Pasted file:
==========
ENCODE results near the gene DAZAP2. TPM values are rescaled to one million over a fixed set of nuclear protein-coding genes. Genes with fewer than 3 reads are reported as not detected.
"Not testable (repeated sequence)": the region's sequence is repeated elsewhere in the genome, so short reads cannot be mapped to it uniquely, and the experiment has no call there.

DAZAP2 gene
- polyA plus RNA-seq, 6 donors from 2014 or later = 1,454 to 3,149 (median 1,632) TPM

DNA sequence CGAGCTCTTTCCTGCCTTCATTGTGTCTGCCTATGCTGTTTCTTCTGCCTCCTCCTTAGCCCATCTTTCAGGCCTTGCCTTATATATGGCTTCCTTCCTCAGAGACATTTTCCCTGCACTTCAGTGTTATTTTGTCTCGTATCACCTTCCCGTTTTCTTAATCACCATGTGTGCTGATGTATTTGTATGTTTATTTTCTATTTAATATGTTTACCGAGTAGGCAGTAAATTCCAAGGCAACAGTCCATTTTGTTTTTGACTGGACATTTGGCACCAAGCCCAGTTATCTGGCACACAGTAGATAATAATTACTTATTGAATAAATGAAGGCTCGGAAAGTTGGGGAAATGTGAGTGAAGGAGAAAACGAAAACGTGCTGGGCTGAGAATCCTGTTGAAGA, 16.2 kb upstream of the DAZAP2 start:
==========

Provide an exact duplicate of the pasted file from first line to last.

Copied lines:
ENCODE results near the gene DAZAP2. TPM values are rescaled to one million over a fixed set of nuclear protein-coding genes. Genes with fewer than 3 reads are reported as not detected.
"Not testable (repeated sequence)": the region's sequence is repeated elsewhere in the genome, so short reads cannot be mapped to it uniquely, and the experiment has no call there.

DAZAP2 gene
- polyA plus RNA-seq, 6 donors from 2014 or later = 1,454 to 3,149 (median 1,632) TPM

DNA sequence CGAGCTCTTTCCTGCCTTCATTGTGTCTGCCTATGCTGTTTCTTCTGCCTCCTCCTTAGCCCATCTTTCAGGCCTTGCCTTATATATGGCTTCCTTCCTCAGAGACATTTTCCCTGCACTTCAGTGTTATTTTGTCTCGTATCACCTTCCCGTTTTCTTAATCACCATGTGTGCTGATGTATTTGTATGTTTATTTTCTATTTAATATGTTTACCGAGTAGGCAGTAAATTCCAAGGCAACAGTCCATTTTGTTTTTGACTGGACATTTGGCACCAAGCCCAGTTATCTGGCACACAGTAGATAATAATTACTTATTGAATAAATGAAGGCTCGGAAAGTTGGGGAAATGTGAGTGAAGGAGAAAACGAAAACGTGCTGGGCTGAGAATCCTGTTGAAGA, 16.2 kb upstream of the DAZAP2 start: